Undergrads receive Society of Women Engineers scholarships

Ellouise Moehring and Adrienne Rudolph were among hundreds of recipients of new and renewed scholarships distributed by SWE in 2021.

Two AAE undergraduate students were selected to receive scholarships from the Society of Women Engineers.


Ellouise Moehring, who will be a sophomore in the fall, and Adrienne Rudolph, a rising senior, were among hundreds of recipients of new and renewed scholarships distributed by SWE in 2021. SWE raised more than $1.05 million for scholarships in 2021, its highest total ever.

SWE scholarships support those who identify as a female/woman and are pursuing an ABET-accredited bachelor or graduate student program in preparation for careers in engineering, engineering technology and computer science, its website said. The organization has been providing scholarship opportunities for about 70 years.

Moehring was awarded the Judith Resnik Memorial Scholarship, an annual $4,000 scholarship for female undergraduate students pursuing careers in aeronautical or astronautical engineering or engineering technology. Resnik, the second female NASA astronaut, flew on the Space Shuttle Discovery in 1984 and one of the seven-member crew that died during the Challenger disaster in 1986.

Moehring is a member of SWE, Purdue Lunabotics, the American Institute of Aeronautics and Astronautics, Purdue Women in Engineering and the Purdue Space Program.


“I feel honored to receive this scholarship through SWE,” Moehring said. “This award will not only enable me to pursue my own aerospace engineering endeavors, but also to continue the legacy of Judy Resnik and other great female engineers.”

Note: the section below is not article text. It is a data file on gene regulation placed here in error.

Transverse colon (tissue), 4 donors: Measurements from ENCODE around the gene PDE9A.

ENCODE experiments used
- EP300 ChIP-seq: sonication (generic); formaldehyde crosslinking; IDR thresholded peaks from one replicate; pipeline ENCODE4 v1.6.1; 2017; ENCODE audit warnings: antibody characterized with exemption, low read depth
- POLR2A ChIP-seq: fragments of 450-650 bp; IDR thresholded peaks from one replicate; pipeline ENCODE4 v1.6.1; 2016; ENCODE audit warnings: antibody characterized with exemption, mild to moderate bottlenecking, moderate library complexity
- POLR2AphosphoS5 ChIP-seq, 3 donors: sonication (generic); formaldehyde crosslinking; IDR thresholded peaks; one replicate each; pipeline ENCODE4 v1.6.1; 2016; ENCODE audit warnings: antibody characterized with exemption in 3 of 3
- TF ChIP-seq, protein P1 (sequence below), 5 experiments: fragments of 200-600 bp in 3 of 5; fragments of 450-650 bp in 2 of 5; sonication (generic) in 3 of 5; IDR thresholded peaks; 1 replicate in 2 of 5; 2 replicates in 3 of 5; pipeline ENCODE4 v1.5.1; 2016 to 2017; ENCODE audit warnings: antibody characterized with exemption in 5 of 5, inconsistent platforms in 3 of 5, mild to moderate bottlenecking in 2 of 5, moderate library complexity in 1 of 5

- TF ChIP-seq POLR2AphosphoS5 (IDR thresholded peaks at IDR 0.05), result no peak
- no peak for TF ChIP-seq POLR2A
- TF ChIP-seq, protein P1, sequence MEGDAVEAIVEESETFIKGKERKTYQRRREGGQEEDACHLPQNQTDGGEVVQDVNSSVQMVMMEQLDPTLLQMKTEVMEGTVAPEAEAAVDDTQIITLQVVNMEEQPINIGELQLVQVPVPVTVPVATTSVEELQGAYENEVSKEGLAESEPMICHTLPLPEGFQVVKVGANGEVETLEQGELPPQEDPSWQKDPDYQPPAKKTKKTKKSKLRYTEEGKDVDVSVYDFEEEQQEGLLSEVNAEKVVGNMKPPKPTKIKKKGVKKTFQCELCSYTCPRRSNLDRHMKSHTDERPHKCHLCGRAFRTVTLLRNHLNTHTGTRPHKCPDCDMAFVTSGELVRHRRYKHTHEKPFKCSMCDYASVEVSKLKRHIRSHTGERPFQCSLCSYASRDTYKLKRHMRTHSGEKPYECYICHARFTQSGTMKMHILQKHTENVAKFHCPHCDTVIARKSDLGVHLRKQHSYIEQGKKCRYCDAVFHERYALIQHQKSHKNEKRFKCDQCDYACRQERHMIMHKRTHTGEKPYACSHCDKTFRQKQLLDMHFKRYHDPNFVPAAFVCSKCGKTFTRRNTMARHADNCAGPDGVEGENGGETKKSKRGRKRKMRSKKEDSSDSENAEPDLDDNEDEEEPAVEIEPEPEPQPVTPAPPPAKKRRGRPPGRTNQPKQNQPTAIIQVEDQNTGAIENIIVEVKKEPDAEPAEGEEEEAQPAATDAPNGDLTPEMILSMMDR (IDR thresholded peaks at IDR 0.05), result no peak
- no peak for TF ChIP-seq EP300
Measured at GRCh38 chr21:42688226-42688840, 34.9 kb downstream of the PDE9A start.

Rudolph was the recipient of the $2,500 SWE Central Indiana Scholarship.

Rudolph is co-founder and treasurer of the 3D Printed Prosthetics Club, the assistant operations coordinator for the Purdue Space Day Executive Board and a member of the Avionics Team for Purdue Space Program’s NASA Student Launch. She also is a private pilot.

“This scholarship is years of hard work paying off,” Rudolph said. “Because I am from southern Indiana, I come from a heavy agricultural background, and while a lot of my peers had engineering, coding and robotics classes in their high school years, I was not as fortunate to have those same opportunities available. Starting at Purdue my freshman year, I went from being a big fish in a little pond to a minnow in the ocean. I have struggled and slowly worked my way up to where I am now and could not be more fulfilled by my progress.

“To be chosen from 1,500 applicants for this award only further affirms that if you truly put in the work for your goals, and want them bad enough, you will reach them. I am so grateful to be an SWE Scholar.”